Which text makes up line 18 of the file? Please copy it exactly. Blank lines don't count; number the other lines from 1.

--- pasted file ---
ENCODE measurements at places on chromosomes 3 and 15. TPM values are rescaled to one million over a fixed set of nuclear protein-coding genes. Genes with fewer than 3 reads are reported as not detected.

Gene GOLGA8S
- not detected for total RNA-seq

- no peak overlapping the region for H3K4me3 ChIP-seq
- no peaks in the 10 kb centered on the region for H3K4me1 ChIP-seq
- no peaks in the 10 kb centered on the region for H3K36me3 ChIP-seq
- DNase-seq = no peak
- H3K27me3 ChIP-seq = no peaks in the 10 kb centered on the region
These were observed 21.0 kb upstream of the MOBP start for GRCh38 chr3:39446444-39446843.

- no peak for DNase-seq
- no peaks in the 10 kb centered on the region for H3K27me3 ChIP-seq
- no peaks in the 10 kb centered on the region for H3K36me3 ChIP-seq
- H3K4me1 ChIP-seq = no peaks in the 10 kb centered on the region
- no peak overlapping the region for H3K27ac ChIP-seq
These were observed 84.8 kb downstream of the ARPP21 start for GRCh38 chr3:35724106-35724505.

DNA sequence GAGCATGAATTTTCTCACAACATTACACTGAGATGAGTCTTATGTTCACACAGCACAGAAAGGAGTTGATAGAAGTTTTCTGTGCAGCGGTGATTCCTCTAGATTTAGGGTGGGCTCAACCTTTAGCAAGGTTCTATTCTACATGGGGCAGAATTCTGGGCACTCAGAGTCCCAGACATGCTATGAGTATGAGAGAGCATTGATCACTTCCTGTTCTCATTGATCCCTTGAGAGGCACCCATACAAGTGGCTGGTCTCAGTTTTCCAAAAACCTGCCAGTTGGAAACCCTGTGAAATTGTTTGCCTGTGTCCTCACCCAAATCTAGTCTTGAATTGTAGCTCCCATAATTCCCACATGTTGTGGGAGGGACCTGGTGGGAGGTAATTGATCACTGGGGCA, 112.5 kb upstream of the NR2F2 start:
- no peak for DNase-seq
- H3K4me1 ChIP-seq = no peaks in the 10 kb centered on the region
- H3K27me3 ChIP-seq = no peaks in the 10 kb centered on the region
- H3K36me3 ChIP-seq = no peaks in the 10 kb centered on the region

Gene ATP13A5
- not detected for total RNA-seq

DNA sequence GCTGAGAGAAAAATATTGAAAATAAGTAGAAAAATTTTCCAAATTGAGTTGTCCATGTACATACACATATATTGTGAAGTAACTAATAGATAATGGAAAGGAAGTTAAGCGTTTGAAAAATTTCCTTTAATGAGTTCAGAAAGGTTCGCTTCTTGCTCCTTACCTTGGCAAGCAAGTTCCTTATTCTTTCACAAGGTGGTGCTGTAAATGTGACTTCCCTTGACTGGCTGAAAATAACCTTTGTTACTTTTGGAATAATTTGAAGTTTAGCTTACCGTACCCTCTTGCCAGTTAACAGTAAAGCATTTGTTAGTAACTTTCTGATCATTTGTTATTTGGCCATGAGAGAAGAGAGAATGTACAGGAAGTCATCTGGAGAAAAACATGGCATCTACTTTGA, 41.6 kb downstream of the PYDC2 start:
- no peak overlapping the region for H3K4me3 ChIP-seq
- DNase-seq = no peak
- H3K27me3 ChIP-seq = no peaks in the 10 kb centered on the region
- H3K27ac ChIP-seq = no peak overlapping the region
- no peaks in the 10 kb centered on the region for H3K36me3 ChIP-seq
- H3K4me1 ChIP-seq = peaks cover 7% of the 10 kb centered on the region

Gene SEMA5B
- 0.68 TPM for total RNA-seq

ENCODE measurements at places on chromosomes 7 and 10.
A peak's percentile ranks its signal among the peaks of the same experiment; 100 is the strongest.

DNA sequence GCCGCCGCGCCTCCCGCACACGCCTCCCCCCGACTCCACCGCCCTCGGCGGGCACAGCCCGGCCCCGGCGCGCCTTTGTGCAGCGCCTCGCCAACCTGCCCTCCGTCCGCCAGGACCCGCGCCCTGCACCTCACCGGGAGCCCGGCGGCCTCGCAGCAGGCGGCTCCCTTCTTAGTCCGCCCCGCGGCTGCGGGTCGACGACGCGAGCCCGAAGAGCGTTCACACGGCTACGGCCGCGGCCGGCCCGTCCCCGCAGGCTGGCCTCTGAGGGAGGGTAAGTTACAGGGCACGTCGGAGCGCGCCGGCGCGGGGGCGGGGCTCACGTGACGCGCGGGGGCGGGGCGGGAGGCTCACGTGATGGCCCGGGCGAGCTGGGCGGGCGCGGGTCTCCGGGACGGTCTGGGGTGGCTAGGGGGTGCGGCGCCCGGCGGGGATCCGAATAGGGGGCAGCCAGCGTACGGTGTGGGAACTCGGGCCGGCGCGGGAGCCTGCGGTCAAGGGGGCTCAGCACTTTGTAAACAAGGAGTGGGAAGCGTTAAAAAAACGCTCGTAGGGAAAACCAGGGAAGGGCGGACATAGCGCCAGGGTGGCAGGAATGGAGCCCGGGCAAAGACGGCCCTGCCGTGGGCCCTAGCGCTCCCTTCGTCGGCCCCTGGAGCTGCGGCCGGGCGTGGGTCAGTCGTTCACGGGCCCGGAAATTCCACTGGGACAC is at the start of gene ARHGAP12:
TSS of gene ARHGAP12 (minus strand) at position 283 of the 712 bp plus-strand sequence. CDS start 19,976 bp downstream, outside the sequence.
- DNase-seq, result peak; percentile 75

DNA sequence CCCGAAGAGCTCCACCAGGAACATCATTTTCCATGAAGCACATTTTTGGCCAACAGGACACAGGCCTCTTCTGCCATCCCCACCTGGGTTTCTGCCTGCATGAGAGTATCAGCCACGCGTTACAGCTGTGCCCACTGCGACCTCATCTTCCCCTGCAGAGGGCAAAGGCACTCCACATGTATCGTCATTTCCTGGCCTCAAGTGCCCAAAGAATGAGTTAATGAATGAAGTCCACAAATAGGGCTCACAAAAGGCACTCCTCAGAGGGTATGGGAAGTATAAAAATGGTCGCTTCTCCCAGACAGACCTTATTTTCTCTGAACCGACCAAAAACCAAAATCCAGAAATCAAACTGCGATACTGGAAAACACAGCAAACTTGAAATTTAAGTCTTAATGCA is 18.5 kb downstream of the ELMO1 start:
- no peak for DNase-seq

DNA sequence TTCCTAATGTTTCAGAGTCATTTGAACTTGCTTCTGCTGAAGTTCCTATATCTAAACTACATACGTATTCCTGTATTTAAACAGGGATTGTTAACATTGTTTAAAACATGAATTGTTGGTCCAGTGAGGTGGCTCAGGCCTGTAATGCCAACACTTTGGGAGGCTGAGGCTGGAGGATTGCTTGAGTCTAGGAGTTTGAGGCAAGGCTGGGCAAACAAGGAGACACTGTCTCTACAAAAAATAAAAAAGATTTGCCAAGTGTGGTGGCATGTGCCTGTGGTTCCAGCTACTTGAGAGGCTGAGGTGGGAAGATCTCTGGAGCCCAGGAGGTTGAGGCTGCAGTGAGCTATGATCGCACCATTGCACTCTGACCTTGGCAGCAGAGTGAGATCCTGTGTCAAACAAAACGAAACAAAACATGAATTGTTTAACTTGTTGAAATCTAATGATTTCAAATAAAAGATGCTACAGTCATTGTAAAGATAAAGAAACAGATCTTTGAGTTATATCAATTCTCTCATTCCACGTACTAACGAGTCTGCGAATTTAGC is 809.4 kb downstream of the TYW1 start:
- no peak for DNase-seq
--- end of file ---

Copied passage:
- H3K4me1 ChIP-seq = no peaks in the 10 kb centered on the region